I have always wanted both a family and career. Since early on, my goal was to be a CEO, and that goal didn’t change after the birth of my daughter.
Motherhood actually made me want more from my work. I wanted to do something big. To create something even better, in a culture that was supportive and fun. After all, if you’re going to be away from your child, it matters how you spend your day. Or at least it does for me. So when my daughter was eight months old, I set out on a journey that led me to where I am today: the executive creative director and servant leader CEO of a thriving creative shop. Basically, I have what I always wanted.
Of course, it’s a balancing act. While I carry a lot of responsibility at work, I have a daughter who goes to dance, swimming, carpentry, and golf lessons as well as a husband who I also want to spend time with.
Finding the balance hasn’t always been easy. It took me over six years of trial and error, and I couldn’t do it without my husband, my true partner in both life management and parenthood.
Here are the ways I keep myself balanced and effective:
I block off working time. In my role, my calendar can get booked solid. Each day, I strive to block off at least a two-hour slot of time to get work done. I find a half-hour slot is only good for answering email and other small tasks, so I minimize those breaks and instead aim to schedule meetings back to back. This is critical for optimal productivity.
I prioritize self-care. Mothers often try to take care of everyone else first, but it’s crucial to take care of yourself in order to stay on top of your game. I schedule time for workouts as well as other self-care activities like pedicures. (I often work during those pedicures, but I ensure that I’m giving myself what I need.)
I make sure that if I’m there, I’m truly present. This applies to both personal and work time. It doesn’t benefit anyone to show up but not pay attention or participate. If I’m in a meeting, you have my undivided attention. If I know I’ll be distracted, then I don’t go. It is more respectful, and I (and others!) definitely get more out of what I choose to do.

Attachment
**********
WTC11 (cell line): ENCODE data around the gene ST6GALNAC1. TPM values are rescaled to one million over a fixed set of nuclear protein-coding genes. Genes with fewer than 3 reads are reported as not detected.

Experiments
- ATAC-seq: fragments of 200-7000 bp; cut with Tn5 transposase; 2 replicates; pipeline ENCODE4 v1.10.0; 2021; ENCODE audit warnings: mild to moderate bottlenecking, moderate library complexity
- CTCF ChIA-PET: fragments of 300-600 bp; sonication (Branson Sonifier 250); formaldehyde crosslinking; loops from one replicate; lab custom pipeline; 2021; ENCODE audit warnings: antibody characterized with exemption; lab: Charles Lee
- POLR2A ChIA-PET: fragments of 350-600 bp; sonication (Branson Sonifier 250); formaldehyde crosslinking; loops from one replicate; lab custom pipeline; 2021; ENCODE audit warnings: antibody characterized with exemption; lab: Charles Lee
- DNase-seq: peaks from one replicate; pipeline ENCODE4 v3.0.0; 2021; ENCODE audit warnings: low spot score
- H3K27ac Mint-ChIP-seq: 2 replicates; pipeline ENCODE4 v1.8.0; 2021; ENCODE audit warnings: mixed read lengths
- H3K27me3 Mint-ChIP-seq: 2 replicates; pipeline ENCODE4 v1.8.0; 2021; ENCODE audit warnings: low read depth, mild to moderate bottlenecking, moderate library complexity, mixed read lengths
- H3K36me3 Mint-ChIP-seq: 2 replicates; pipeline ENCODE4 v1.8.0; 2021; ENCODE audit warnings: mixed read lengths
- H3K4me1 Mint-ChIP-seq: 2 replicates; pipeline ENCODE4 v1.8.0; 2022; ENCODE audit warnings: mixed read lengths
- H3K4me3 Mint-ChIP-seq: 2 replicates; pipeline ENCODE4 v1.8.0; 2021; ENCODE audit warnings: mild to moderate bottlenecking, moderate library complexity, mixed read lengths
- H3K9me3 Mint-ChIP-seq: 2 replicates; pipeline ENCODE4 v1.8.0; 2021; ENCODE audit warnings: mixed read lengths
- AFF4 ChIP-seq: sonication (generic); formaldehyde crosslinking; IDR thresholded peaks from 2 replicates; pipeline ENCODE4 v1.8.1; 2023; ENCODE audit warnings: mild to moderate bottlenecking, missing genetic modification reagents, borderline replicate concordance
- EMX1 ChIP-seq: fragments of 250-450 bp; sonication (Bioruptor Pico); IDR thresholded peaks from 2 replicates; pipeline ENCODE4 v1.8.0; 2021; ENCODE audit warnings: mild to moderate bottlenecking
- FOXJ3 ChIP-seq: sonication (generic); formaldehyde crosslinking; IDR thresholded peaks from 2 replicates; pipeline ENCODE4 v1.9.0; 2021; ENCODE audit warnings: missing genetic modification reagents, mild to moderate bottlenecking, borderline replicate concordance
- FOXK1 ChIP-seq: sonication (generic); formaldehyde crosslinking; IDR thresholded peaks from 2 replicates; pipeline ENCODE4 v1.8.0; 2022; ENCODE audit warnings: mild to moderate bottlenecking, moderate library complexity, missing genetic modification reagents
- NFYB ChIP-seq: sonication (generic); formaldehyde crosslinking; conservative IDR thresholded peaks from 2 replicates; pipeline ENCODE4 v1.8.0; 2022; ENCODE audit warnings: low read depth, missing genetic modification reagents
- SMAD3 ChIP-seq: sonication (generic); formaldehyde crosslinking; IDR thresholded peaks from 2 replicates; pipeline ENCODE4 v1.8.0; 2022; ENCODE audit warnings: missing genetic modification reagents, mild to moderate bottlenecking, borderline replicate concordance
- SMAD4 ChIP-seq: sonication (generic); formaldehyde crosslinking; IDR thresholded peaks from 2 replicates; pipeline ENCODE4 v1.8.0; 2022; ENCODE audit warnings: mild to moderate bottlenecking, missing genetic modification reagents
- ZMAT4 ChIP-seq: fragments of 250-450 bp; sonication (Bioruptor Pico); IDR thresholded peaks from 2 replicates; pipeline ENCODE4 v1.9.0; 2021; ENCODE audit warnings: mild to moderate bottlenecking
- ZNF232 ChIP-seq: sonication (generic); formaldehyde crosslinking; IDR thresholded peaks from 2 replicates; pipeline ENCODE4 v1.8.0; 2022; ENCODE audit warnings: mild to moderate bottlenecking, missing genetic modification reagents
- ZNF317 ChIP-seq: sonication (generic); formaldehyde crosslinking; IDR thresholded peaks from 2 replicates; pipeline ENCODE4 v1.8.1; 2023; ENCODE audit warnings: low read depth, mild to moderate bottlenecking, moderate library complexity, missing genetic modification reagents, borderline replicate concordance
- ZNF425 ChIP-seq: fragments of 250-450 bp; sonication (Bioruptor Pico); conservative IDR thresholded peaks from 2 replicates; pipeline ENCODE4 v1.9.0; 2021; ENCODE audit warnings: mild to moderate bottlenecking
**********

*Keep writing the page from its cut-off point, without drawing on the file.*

When it makes sense, I multitask. My morning walk-and-talks are a great example of appropriate multitasking. Our beloved dog Lager and I both get some exercise while I talk through strategy with Kim, my right-hand person in our company. Nirvana! And as I mentioned earlier, I also work during my pedicures. They have Wi-Fi, so why not? This type of multitasking doesn’t affect my core focus.
When possible, I prepare. Preparation is key in our household. You can’t prepare for everything, but you can prepare for a lot. On Sundays, we draft the menu for the week and shop for groceries as a family. About a month ago, I started prepping vegetables and fruit for our dinners and snacks too. These are huge timesavers. We also prepare what our daughter needs the night before she needs it: her breakfast, lunch, and afternoon snack as well any activity bag. It makes for a lot less stress—especially when I have other deadlines to meet—and we don’t forget anything that needs to go with her to school.
I practice mindfulness. Mindfulness can help reduce stress, and at the beginning of last year, my stress was at an all-time high. I’m not one of those people who works better under stress, and it certainly does not make me a better mother or wife. Based on a recommendation, I started meditating with the Calm app. It makes such a difference. It got me through a tough time and continues to help me be more productive.
I give myself a break. I’m a big fan of Rachel Hollis, founder of The Hollis Company and best-selling author. Her books Girl, Stop Apologizing and Girl, Wash Your Face helped me release a lot of guilt about pushing for all my dreams and also stop tearing myself down for not getting everything done. In a nutshell, she advocates for giving yourself grace without giving up. We are all doing the best we can.
My husband and I make time for loved ones. Nurturing relationships is so important. We regularly make time for the three of us to connect by ourselves, and I also prioritize time with close friends and family.
These approaches help me show up in the right frame of mind for all aspects of my life. I am also lucky to have a strong support system, which includes my friends, family, and each and every member of The Craftsman. Having such an amazing team makes all the difference in the world.
While the balancing act is not always easy, it is most definitely worth it.